Thanksgiving is just around the corner once more. What does this holiday mean to you? What really is the heart of Thanksgiving?
My earliest memories of Thanksgiving were from when I had just turned 5-years-old. We were living in one of the largest Amish communities, Holmes County, Ohio, at the time. A large family reunion was hosted at my great-uncle’s house. I recall how we all sat at long tables that had been set up in their shed. We were all hungry for the Thanksgiving feast that had been prepared, but first everyone was asked to take a turn sharing something that they were thankful for. As I sat by my mother in my plain Amish dress my little mind was spinning. “What would be a good thing for me to say?”
As always, my dear mother came to the rescue.
“You can tell them that you are thankful for Jeriah,” she suggested.
That was it! I dearly loved my baby brother. (Who is now 21 and at least 8 inches taller than me.) Finally, it was my turn. “Jeriah,” I stated shyly. Chuckles rippled across the tables filled with aunts, uncles, and cousins, causing me to question whether I said the right thing or not. Looking back, I don’t view it as a mistake at all.
As an adult our Thanksgivings are usually spent with family or church friends as we enjoy a day of simply relaxing, visiting, playing games and, of course, enjoying lots of good food.
This year we look forward to hosting my husband Daniel’s parents and siblings from Danville, Ohio on Thanksgiving. We certainly have an added bonus to be thankful for since we moved to our new home with adequate space to host a house full of guests.
We have not finalized our menu but it’ll probably be a traditional Amish Thanksgiving meal with turkey, mashed potatoes, gravy, vegetables, salad, and homemade pie. Daniel’s family has been a motivator for me in the line of healthier eating so we’ll try to be stocked up on plenty of fruits, nuts, and vegetables to snack on throughout the weekend rather than eating a lot of baked goods or candy.
Not only will they be here for Thanksgiving Day but also the day before and after to help Daniel build our new shed. I look forward to watching Daniel along with his father and five brothers tackle the project at hand. Yes, we have lots of be thankful for!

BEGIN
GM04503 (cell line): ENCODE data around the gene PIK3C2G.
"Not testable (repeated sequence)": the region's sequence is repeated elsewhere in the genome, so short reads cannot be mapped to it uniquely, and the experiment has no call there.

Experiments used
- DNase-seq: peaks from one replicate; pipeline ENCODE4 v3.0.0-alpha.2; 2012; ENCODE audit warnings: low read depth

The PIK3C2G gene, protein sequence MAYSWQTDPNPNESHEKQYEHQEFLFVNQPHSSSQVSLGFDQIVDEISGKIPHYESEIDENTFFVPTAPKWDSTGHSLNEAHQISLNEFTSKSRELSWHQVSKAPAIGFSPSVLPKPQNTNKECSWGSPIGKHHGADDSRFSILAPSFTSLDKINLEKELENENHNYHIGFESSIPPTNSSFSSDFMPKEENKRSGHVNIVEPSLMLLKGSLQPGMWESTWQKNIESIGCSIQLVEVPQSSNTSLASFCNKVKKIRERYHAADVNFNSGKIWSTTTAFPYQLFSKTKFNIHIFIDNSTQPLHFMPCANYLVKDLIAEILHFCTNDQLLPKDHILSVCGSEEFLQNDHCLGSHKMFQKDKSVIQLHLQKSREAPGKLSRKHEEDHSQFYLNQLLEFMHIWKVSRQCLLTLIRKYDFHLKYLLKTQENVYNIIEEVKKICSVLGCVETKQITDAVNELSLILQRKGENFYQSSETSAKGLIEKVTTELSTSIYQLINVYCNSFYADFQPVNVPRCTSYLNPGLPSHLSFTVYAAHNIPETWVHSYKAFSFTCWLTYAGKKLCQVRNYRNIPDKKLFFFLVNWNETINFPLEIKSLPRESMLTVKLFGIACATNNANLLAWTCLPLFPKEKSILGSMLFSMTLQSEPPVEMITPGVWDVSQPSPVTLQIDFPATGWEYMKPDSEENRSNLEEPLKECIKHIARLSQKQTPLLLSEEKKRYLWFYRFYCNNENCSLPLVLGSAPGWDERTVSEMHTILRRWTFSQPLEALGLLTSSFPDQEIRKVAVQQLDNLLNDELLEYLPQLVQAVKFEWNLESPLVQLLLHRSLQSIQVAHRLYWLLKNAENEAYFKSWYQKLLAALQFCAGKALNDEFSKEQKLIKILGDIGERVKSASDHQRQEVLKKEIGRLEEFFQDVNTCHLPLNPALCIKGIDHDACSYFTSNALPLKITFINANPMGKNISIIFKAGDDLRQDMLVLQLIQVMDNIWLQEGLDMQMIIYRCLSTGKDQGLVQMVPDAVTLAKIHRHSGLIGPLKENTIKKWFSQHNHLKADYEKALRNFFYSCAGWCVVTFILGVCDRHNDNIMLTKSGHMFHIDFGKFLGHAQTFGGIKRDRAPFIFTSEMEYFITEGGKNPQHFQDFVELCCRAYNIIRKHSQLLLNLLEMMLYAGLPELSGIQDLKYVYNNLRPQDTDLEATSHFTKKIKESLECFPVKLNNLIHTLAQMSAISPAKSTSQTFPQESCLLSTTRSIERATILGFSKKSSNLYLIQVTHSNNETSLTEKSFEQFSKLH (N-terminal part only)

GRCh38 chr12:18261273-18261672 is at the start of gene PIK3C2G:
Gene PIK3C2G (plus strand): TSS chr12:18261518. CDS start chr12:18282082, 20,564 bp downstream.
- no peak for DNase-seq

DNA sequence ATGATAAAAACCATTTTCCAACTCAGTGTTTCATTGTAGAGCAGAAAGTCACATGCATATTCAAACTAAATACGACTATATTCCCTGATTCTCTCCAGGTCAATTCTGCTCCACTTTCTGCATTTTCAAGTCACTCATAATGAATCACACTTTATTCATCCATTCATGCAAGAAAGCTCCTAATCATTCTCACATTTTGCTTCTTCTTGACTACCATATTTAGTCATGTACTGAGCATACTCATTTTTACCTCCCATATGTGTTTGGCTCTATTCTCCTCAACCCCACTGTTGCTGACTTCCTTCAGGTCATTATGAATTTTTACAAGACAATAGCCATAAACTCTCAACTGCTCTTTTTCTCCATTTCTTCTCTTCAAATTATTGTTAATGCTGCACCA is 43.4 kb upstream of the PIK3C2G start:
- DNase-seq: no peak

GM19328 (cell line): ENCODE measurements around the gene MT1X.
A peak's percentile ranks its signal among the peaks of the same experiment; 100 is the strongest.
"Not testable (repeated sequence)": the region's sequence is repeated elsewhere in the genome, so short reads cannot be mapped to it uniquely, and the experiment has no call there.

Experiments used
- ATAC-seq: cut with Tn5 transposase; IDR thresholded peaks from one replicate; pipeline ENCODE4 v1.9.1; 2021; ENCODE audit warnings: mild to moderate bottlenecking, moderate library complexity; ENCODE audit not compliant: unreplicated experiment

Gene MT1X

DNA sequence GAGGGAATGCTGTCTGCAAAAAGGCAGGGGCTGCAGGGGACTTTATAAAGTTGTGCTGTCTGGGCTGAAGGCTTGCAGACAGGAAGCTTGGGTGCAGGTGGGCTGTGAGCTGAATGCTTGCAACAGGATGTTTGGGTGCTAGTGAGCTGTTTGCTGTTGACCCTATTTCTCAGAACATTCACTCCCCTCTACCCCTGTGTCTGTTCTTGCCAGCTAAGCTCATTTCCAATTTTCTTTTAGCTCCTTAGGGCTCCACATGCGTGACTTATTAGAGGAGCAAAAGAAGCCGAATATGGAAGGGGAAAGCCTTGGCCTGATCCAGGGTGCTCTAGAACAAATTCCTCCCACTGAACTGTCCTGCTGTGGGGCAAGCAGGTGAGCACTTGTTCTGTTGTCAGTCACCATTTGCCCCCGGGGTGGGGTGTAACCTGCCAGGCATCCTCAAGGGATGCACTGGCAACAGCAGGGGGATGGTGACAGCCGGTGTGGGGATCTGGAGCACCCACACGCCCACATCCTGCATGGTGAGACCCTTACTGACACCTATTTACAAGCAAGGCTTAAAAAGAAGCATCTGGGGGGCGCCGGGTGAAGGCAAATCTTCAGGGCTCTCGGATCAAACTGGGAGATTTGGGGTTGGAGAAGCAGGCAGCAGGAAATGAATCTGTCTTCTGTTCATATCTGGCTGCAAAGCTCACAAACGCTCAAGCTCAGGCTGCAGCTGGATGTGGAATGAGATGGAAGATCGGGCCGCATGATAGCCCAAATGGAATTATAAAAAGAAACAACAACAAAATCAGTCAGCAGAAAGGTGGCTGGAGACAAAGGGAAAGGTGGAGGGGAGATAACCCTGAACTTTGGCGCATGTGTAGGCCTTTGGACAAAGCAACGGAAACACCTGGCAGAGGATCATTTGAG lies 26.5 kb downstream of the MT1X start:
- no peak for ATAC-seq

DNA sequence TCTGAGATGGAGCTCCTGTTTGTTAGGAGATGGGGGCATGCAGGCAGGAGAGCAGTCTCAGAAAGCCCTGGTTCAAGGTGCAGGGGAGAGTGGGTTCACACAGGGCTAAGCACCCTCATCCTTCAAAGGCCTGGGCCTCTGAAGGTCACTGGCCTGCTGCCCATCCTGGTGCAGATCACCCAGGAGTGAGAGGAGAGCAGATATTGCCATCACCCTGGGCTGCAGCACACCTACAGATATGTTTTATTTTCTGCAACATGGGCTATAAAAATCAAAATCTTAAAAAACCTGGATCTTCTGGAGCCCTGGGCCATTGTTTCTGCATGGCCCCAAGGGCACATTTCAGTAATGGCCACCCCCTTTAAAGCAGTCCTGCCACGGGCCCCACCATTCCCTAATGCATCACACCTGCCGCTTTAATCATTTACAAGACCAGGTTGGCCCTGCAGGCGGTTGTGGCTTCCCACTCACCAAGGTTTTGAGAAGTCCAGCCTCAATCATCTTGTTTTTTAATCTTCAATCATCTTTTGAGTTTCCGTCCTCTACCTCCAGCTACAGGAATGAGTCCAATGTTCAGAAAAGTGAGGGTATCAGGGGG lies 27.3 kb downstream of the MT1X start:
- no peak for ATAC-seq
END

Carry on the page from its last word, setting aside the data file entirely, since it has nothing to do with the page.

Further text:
The topic of Thanksgiving and thankfulness is an interesting subject to me. If you’re like me you don’t always feel thankful when things go wrong and everything seems to be turning inside out. But then I wonder where I’d be if life would actually be the way I wish it would be?
If you happen to be going through a deep valley during this Thanksgiving season I simply want to encourage you to keep living a moment at a time. One of my favorite passages in times such as this is Isaiah 61 where it prophesies how Jesus will bind up the brokenhearted, give the oil of joy for mourning and the garment of praise for the spirit of heaviness.
I would like to wrap up my letter with a quote a friend of mine has in big, bold letters in her house: “What would you have today if you’d only have what you thanked God for yesterday?”
How about making my mother’s standby Thanksgiving dish: cranberry salad. She is known to be one to provide this tasty dish for holiday meals.
1 box strawberry Jell-O
1 box black raspberry Jell-O
3 cups boiling water
5 unpeeled apples
1 cup cranberries
1 orange, peeled
1 20-ounce can crushed pineapple
1 cup white sugar
Dissolve Jell-O in boiling water. Then add cold water. Grind apples, cranberries, and orange. Add crushed pineapple and sugar. When Jell-O begins to thicken add fruit and mix well.
Gloria is Amish and lives in a rural horse and buggy settlement in Illinois. Readers with questions or comments can write to Gloria at P.O. Box 157, Middletown, Ohio 45042. Viewpoints expressed in the article are the work of the author. The Daily Advocate does not endorse these viewpoints or the independent activities of the author.